The purposes and principles of Tennessee's statutory sentencing procedures are generally set forth in T.C.A. §§ 40-35-102 and -103. As pertinent to the issues presented in the case sub judice, these provisions require that punishment should provide an effective general deterrent to those who violate the criminal laws of the state and encouragement of effective rehabilitation by promoting the use of alternative sentencing. T.C.A. § 40-35-102(3)(A) and (C). Also, each defendant should be punished by imposition of a sentence "justly deserved in relation to the seriousness of the offense." Id. at (1). Also, the following is found in T.C.A. § 40-35-103(5): "The potential or lack of potential for the rehabilitation or treatment of the defendant should be considered in determining the sentence alternative or the length of a term to be imposed."

The trial court imposed the alternative sentence of split confinement, which is probation following partial service in a jail or workhouse. T.C.A. § 40-35-306(a). The total effective sentence length agreed to by Defendant was thirty months, or approximately nine-hundred days. The period of incarceration of Defendant is sixty days or approximately 6.6% of the total sentence.

We conclude that the trial court's brief comments meet the minimal requirements for a sentencing decision to be entitled to an abuse of discretion review with a presumption of reasonableness. The issue in this case is whether Defendant's alternative sentence should be full probation or probation following a relatively brief period of incarceration. Defendant's testimony that he would have continued with his criminal behavior if he had not been caught, while candid, shows his rehabilitation should include some incarceration. This is especially true since his prior felony conviction sentence was served entirely on probation, yet he later committed the felony offenses considered in this appeal.

We note that the notice of appeal was filed in this case on April 24, 2013. Normally, "[w]hen an appeal is filed, the trial court loses jurisdiction, and the jurisdiction of the Court of Criminal Appeals attaches." State v. Peele, 58 S.W.3d 701, 705 (Tenn. 2001). On May 7, 2013, the trial court entered an order styled "Order Staying Execution of Jail Sentence." The order provides as follows:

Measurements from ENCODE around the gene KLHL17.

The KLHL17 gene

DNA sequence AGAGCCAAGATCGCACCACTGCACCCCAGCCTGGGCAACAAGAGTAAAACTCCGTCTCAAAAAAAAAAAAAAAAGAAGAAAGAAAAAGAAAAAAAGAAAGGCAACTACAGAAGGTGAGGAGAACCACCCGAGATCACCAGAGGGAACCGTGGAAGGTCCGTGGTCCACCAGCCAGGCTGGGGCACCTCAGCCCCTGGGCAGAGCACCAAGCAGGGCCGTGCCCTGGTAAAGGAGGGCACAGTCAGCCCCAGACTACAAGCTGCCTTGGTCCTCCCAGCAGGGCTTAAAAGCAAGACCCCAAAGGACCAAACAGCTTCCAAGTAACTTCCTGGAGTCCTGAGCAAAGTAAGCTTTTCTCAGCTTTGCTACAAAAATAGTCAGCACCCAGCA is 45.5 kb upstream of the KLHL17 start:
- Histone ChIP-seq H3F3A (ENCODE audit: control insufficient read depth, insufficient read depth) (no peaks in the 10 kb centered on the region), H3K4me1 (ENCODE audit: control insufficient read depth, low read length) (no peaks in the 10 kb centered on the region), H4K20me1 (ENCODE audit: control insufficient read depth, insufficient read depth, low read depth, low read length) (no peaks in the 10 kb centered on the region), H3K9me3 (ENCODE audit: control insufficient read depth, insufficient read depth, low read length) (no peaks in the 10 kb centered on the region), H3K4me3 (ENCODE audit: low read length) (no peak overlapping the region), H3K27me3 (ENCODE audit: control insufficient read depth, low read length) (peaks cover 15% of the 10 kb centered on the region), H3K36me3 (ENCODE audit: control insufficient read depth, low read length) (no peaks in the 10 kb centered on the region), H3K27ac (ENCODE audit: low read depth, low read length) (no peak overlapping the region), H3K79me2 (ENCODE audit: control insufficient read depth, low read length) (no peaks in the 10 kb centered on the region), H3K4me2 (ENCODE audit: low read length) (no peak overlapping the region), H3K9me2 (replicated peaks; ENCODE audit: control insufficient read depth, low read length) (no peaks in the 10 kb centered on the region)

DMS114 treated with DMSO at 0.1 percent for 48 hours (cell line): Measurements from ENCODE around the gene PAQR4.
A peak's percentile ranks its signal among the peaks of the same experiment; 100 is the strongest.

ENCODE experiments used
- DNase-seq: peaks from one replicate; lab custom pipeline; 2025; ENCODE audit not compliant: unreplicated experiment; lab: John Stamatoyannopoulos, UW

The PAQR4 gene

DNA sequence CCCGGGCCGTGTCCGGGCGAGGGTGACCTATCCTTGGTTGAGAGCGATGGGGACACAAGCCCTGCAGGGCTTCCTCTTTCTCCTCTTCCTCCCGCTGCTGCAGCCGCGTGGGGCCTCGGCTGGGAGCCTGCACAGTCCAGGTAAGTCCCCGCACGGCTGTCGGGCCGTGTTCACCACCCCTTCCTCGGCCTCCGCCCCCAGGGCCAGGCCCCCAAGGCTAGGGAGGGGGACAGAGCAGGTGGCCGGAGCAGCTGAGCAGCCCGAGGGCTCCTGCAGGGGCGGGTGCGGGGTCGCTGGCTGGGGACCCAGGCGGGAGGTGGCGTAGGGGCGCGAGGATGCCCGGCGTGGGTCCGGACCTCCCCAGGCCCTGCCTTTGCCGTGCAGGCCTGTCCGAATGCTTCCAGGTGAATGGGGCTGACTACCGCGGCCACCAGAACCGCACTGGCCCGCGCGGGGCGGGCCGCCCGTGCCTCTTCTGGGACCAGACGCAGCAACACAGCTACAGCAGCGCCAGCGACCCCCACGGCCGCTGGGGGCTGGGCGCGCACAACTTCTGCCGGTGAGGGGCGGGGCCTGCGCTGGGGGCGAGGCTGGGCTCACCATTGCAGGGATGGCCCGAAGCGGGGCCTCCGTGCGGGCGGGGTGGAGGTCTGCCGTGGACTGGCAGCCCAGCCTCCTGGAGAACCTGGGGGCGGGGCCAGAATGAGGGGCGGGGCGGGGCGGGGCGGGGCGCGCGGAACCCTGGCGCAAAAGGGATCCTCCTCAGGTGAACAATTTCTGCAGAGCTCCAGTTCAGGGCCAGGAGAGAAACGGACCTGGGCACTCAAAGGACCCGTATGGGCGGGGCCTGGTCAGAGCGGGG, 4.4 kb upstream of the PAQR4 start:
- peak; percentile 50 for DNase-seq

This matter came before the Court on Defendant's oral motion to stay the execution of his sixty-day jail sentence, due to the pendency of Defendant's appeal of his sentence under Case Number W2013-01011-CCA-R3-CD. The motion to stay the execution of the jail sentence was not opposed by the State of Tennessee. Wherefore, premises considered, the Court finds this motion well-taken and should be granted.
Therefore, it is ORDERED that the execution of Defendant's jail sentence be stayed pending the resolution of his appeal to the Tennessee Court of Criminal Appeals and, should that appeal be unsuccessful and Defendant elects to apply for permission to appeal to the Tennessee Supreme Court, pending the resolution of his matter before the Tennessee Supreme Court.

The trial court was without jurisdiction to enter the order on May 7, 2013, after notice of appeal had been filed. The record reflects Defendant was released on bail two days after his arrest. The necessity of the order is thus puzzling. Furthermore, even if the order had been entered while the trial court had jurisdiction, it was improper for the trial court to make a determination of Defendant's release status which would be effective after this court's decision on appeal.

Accordingly, we affirm the judgments of conviction and the sentence imposed by the trial court. We reverse and vacate the trial court's "Order Staying Execution of Jail Sentence." Defendant is to be taken into custody to serve the incarceration portion of the sentence. However, if Defendant files an application for permission to appeal pursuant to Tenn. R. App. P. 11, upon such filing, his bond is set at ten thousand and 00/100 dollars ($10, 000.00) pending disposition of the Rule 11 application by the Tennessee Supreme Court.